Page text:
I am interested in music, brains, and music in brains

Music came first.

I was 3 years old when my parents enrolled me in Early Childhood Music lessons. Classically trained baby I was, I decided that flute was my instrument. "Decided", though, implies some deliberate process of reasoning. In fact, as a 12-year-old, and quite literally overnight, I came to know the flute was for me.

By 15 years old, my parents were chauffeuring me to and from music lessons every day of the week. Flute, musicianship, singing, piano, orchestra, choir, drama; I went to school, I did music, I slept. It came as a surprise to all, therefore, when I chose psychology as my profession. 

Brains, then, came second.

Fast forward to my third year of undergraduate study. I was becoming increasingly ambivalent about what I should do with my soon-to-be completed psychology degree. Whilst people, brains, and their behaviour still fascinated me, I was not sold on the gig of traditional psychotherapist.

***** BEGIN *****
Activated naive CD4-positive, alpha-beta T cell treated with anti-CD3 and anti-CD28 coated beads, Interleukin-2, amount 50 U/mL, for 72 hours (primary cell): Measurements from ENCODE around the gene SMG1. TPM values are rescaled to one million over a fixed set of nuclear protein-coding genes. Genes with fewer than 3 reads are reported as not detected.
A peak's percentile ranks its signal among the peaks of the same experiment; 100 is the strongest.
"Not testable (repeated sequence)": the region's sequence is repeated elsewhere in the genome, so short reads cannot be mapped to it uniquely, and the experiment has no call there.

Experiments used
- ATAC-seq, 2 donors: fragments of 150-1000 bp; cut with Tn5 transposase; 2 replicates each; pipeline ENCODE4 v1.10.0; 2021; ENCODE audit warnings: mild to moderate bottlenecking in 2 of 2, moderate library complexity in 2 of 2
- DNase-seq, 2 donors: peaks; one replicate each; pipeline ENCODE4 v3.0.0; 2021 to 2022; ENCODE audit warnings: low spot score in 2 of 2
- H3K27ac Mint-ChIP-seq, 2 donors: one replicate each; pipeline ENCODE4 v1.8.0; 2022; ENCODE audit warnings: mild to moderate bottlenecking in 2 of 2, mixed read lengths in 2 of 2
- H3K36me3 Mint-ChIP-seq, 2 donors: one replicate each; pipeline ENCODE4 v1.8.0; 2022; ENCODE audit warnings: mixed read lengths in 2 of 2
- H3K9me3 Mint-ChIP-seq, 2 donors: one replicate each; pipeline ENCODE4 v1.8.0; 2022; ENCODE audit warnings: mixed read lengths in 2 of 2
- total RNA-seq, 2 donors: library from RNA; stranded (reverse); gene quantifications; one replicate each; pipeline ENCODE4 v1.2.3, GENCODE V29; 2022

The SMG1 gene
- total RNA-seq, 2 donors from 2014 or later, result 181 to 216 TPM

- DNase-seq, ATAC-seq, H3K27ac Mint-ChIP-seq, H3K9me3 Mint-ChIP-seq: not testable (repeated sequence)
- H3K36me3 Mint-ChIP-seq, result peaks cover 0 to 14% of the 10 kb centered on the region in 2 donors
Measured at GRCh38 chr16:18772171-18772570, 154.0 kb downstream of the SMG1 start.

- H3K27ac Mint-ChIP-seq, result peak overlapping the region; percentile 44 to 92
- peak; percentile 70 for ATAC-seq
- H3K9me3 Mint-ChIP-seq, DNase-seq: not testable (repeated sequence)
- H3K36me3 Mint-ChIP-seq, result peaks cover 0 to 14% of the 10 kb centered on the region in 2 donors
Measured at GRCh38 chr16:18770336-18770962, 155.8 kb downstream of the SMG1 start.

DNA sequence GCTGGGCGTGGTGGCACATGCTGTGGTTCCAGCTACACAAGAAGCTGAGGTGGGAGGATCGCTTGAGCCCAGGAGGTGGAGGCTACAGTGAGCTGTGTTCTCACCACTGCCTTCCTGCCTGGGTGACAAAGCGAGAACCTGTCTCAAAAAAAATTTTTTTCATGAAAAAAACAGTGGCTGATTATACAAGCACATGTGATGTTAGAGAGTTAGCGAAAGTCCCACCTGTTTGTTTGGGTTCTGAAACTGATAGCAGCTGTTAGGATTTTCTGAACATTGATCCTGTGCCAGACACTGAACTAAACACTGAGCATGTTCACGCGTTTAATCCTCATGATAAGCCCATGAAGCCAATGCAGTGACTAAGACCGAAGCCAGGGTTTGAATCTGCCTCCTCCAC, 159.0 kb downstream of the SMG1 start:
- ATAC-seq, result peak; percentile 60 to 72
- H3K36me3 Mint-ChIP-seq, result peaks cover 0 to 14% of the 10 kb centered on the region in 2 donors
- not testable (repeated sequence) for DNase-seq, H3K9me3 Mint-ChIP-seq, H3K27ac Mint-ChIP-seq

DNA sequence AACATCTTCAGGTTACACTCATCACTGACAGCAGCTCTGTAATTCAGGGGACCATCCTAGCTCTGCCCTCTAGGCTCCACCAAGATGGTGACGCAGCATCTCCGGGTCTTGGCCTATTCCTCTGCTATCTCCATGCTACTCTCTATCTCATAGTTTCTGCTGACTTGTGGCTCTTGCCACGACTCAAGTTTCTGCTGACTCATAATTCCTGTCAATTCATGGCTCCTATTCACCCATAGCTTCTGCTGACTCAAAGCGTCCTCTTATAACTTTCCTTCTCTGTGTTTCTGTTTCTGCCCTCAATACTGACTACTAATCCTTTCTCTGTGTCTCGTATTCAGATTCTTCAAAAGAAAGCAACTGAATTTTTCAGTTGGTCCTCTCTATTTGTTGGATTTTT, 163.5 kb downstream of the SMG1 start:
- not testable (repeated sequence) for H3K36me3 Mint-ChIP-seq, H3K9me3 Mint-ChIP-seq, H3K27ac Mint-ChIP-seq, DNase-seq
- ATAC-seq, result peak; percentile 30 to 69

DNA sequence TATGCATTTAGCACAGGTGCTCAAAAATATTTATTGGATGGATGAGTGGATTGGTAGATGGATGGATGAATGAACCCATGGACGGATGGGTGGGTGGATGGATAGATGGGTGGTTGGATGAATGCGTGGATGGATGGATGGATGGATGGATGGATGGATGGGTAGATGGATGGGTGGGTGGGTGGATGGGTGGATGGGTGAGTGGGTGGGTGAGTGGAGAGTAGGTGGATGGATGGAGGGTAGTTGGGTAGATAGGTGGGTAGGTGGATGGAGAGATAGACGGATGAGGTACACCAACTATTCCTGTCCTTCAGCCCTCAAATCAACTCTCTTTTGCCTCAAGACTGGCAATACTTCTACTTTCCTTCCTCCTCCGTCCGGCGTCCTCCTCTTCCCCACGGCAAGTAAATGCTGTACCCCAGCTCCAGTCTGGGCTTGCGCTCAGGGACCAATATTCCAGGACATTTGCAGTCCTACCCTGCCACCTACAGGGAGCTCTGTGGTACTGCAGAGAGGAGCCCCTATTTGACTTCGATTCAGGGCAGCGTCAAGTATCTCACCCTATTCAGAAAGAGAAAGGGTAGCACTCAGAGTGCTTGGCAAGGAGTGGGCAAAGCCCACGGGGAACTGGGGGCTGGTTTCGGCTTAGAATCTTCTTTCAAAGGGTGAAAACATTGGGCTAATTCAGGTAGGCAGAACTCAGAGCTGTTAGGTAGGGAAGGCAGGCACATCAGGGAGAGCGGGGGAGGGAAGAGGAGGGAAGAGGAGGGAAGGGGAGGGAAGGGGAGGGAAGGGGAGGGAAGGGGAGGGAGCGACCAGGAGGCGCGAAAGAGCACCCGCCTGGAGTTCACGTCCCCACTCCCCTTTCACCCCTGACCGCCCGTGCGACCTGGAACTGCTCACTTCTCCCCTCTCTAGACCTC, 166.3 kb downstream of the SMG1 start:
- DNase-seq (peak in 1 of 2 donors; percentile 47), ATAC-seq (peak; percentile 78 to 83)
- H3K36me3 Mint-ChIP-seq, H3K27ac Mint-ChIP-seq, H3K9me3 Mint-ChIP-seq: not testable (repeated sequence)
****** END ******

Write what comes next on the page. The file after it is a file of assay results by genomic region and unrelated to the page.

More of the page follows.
Serendipitously, I was pointed in the direction of Oliver Sacks and his book "Musicophilia: Tales of Music and the Brain". Music! In brains! What a thing! It was at that moment, with the same clarity as my 12-year-old-overnight-flautist self, that I began pursuing what would allow me to "do what Oliver did".

This led me from beach town to the University of Melbourne, and to my brilliant supervisor, Professor Sarah Wilson. Currently, I am in my fourth year of a combined Master/PhD in Clinical Neuropsychology and conducting my own research in the field of music neuroscience. Of course, I now understand that nobody will ever quite do what Oliver did. Instead, I am doing what I do. And I have some stories to tell about life as a neuroscientist on music.

Welcome to part three: Music in brains.